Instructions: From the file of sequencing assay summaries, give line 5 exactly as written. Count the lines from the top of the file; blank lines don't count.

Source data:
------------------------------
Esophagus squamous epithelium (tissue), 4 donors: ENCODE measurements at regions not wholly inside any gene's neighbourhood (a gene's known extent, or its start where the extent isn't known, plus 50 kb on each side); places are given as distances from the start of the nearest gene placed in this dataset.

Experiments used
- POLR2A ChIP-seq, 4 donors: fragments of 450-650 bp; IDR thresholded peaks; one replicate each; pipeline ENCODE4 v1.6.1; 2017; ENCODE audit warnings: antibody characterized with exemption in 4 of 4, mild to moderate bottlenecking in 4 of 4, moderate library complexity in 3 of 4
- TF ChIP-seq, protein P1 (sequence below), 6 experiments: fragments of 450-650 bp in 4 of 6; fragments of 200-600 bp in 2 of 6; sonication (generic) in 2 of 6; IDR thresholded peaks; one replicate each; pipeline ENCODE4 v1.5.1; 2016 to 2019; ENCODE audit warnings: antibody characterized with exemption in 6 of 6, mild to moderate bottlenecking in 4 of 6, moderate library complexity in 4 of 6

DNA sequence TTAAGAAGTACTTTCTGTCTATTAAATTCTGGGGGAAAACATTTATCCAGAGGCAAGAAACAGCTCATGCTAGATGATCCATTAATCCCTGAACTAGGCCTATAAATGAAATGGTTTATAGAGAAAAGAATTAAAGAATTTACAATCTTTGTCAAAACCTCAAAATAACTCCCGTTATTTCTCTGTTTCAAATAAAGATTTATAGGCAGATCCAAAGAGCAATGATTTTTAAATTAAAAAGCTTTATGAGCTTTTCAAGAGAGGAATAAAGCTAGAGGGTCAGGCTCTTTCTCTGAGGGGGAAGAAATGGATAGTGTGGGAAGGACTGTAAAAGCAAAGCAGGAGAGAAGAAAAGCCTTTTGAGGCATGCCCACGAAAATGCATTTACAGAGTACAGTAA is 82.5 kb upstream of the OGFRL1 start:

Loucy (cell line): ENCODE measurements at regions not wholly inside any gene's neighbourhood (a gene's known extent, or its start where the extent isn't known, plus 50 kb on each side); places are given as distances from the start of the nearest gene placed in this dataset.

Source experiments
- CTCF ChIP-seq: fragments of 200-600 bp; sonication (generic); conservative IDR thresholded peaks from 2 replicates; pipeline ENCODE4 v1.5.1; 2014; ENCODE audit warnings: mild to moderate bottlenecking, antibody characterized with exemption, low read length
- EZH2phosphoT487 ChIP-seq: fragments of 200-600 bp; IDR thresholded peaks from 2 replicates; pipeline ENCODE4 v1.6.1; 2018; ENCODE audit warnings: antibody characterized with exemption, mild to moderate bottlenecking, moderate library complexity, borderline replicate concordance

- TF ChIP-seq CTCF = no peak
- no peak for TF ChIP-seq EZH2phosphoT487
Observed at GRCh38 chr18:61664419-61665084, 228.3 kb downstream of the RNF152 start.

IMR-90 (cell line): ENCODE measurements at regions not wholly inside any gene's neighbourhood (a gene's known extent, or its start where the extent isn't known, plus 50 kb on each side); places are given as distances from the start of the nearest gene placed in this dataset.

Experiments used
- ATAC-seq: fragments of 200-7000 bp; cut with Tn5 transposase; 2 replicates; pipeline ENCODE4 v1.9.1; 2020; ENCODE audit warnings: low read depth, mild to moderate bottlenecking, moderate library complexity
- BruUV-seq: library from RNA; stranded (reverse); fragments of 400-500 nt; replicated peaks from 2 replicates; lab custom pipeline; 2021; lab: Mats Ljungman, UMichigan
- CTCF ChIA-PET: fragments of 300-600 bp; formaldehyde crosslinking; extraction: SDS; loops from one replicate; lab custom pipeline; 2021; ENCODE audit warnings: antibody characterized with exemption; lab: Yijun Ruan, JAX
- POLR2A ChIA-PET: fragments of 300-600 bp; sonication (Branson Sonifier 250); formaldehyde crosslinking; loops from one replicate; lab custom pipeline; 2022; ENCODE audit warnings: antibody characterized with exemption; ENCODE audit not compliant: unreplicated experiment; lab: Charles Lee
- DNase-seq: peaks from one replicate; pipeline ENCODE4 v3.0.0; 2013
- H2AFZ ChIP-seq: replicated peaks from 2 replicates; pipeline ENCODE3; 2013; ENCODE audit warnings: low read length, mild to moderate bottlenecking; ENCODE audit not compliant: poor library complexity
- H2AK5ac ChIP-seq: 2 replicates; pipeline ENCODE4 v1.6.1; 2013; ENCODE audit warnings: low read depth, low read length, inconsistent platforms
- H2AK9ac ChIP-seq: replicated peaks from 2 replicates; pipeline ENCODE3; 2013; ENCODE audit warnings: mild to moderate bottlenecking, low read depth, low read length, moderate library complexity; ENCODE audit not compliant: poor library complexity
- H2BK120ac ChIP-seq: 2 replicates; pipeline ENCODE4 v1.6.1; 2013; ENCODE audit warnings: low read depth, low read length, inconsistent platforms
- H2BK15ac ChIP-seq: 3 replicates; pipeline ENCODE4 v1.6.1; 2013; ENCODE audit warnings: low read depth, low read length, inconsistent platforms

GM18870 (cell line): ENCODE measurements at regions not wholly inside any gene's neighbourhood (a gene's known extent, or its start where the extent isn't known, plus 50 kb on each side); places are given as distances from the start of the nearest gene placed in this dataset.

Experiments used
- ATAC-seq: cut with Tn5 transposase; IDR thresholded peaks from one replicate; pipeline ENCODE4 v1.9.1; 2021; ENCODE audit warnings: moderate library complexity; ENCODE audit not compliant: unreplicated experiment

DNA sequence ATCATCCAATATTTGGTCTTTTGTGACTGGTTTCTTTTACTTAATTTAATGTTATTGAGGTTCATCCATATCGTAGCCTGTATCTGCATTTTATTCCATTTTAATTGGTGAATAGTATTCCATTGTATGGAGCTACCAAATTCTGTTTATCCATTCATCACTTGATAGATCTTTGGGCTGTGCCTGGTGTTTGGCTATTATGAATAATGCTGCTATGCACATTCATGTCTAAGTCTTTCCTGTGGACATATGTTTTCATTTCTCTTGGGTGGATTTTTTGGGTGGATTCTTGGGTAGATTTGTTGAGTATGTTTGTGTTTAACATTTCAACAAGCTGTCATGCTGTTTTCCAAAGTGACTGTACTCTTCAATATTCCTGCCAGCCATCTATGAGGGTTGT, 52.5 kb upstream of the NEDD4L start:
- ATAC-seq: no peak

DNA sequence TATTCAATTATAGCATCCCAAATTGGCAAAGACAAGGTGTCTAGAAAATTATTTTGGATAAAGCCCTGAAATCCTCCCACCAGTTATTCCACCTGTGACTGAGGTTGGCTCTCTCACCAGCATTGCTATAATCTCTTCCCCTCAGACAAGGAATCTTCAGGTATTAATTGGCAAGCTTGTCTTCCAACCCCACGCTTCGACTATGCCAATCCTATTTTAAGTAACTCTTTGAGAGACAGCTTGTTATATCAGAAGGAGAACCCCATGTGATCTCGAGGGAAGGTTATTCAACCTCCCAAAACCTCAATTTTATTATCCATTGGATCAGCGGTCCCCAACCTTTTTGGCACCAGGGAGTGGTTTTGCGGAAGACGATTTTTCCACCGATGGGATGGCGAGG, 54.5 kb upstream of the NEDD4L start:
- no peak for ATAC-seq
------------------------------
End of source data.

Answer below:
DNA sequence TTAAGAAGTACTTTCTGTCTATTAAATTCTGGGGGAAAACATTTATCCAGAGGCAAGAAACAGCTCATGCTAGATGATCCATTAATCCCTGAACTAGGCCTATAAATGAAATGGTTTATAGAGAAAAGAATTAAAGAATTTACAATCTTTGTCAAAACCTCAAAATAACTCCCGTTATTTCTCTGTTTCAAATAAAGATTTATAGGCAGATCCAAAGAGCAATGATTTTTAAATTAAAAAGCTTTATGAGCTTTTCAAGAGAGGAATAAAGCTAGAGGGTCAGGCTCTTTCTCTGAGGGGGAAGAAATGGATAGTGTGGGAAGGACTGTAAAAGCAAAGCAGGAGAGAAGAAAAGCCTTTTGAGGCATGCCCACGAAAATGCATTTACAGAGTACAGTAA is 82.5 kb upstream of the OGFRL1 start: